Jerry Brown's mixed legacy: Is California's departing governor a Resistance hero or a hypocrite?

National media celebrates Brown's accomplishments, but for California progressives the picture's more complicated

By Paul Rosenberg

Contributing Writer

Published October 7, 2018 12:00PM (EDT)

Gov. Jerry Brown (AP/Rich Pedroncelli)
Gov. Jerry Brown (AP/Rich Pedroncelli)

If anything should be obvious in the wake of the 2016 election it’s that both major American political parties are in deep trouble, reflecting the larger trouble of a society potentially headed for state breakdown. The unacknowledged terrible record of the GOP’s “deep bench” paved the way for Donald Trump. On the Democratic side, Bernie Sanders’ promotion of popular progressive positions and his surprisingly strong 2016 showing challenged more than just Hillary Clinton, it challenged the entire direction of the party for over a generation.

In the aftermath, both parties are struggling to redefine themselves, but in very different ways. The Republicans' redefinition is being driven by Trump, while Democrats are undergoing a more varied bottom-up process.  One such perspective on what that involves can be gleaned by reflecting on the legacy of retiring California Gov. Jerry Brown — and what he’s left undone.

The view from the New York Times, "5 Takeaways From California Gov. Jerry Brown’s Last Bill Signing Session," was a bit of jumble, starting with Brown’s “lasting legacy as ‘the policy trendsetter of the country,’” and ending on the contrary note by mentioning his “a willingness to wield the veto pen,” usually against progressive measures, given Democratic dominance of the state legislature.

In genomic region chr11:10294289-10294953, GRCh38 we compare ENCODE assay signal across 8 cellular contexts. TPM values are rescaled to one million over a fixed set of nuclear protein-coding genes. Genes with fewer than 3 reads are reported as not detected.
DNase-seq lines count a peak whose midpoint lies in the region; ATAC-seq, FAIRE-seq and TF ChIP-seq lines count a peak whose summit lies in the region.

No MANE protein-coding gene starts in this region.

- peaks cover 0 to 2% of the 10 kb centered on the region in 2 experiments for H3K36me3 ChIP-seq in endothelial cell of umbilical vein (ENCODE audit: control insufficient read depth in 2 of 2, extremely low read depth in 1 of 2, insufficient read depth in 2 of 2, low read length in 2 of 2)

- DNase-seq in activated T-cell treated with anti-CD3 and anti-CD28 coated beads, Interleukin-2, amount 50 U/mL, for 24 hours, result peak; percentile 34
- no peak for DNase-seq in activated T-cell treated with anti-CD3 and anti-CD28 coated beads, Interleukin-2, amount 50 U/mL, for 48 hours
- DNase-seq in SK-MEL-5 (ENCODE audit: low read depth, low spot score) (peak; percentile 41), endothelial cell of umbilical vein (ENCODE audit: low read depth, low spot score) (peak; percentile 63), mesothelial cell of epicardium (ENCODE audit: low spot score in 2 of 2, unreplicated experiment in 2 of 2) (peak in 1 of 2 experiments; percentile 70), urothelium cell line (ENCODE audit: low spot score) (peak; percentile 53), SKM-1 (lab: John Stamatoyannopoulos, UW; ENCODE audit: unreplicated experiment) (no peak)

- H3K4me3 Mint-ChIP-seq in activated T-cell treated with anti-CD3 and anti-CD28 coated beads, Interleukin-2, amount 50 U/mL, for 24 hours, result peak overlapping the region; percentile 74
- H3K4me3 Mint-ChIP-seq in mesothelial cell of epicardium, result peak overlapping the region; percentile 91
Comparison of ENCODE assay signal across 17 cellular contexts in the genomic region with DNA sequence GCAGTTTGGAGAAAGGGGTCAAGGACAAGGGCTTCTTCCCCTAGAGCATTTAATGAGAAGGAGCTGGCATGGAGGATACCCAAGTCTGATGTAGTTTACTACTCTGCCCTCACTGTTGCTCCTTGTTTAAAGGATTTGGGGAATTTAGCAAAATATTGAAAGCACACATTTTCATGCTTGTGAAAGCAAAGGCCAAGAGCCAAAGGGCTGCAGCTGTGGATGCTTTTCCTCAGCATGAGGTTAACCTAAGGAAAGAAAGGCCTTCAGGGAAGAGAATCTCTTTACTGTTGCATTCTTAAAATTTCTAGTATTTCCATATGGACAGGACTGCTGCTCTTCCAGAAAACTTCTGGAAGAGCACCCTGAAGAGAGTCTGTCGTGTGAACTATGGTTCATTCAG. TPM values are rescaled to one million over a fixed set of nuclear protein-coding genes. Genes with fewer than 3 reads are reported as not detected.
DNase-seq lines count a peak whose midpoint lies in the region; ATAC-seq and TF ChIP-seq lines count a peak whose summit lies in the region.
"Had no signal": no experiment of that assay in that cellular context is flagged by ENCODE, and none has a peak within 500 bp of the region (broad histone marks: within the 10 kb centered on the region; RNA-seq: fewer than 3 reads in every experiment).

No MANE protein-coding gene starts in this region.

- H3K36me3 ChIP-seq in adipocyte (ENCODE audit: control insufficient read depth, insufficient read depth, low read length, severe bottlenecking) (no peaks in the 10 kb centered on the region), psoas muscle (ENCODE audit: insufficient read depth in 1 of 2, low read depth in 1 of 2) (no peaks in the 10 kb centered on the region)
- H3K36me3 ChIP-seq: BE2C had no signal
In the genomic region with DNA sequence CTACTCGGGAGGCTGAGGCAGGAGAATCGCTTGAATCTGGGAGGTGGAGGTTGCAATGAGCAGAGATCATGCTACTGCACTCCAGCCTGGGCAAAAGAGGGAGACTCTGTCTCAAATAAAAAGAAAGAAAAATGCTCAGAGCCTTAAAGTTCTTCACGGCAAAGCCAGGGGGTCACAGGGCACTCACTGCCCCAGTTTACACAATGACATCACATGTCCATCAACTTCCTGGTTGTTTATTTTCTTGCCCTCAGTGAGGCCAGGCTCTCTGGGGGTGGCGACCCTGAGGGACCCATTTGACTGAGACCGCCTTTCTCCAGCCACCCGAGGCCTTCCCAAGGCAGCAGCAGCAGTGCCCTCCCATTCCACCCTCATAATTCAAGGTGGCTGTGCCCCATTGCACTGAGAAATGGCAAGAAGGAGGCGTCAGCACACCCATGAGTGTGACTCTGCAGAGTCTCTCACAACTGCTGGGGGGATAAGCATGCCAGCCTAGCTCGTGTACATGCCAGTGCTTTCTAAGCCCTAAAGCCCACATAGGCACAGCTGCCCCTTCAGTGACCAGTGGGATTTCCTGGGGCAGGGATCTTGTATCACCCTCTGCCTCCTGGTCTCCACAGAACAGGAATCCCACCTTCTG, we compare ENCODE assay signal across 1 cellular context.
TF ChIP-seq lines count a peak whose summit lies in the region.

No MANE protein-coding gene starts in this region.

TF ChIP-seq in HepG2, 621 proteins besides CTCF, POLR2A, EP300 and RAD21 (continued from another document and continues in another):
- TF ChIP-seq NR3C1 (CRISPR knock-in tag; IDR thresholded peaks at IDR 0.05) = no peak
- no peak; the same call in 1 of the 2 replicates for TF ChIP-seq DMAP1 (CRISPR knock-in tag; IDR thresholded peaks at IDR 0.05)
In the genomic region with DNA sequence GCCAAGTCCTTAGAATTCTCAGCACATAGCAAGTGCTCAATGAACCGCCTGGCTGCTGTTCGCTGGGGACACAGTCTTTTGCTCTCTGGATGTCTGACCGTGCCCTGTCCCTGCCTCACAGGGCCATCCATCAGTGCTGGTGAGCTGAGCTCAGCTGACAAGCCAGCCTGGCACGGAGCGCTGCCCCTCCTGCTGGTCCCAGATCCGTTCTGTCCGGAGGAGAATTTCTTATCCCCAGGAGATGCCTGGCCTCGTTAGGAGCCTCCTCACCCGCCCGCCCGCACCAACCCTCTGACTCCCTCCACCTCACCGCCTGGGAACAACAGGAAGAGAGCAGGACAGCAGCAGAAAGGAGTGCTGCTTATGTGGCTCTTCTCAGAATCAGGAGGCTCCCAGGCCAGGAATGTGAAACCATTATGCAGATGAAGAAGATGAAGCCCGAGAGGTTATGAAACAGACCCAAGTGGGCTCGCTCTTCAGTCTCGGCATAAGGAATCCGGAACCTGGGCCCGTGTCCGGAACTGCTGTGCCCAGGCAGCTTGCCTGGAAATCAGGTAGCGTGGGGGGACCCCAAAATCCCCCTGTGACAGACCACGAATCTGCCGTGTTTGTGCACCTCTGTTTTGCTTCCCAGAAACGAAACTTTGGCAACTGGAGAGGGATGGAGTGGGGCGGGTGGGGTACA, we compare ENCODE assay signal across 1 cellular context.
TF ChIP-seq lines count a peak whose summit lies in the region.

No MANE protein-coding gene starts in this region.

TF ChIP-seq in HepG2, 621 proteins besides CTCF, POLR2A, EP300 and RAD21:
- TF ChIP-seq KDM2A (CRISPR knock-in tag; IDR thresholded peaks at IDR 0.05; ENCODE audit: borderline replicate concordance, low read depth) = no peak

That contradiction — unrecognized and unreflected on by the Times — speaks volumes about Brown’s actual record and legacy, while the three other takeaways all reflect the impact of grassroots movements: Black Lives Matter for a “series of high-profile criminal justice measures,” and “[s]weeping changes to police transparency laws,” and the women-led Resistance and #MeToo movement for “[p]ushing back against gender discrimination and sexual harassment,” though vetoes and other caveats applied to those as well.

The good news for Democrats is how little Brown and his governor’s pen had to do with any of that progressive legislation, which actually spans a broad range of specific topics. His retirement won’t decapitate any of the driving forces involved. The bad news is how uneven the actual accomplishments are.

Vetoing safe injections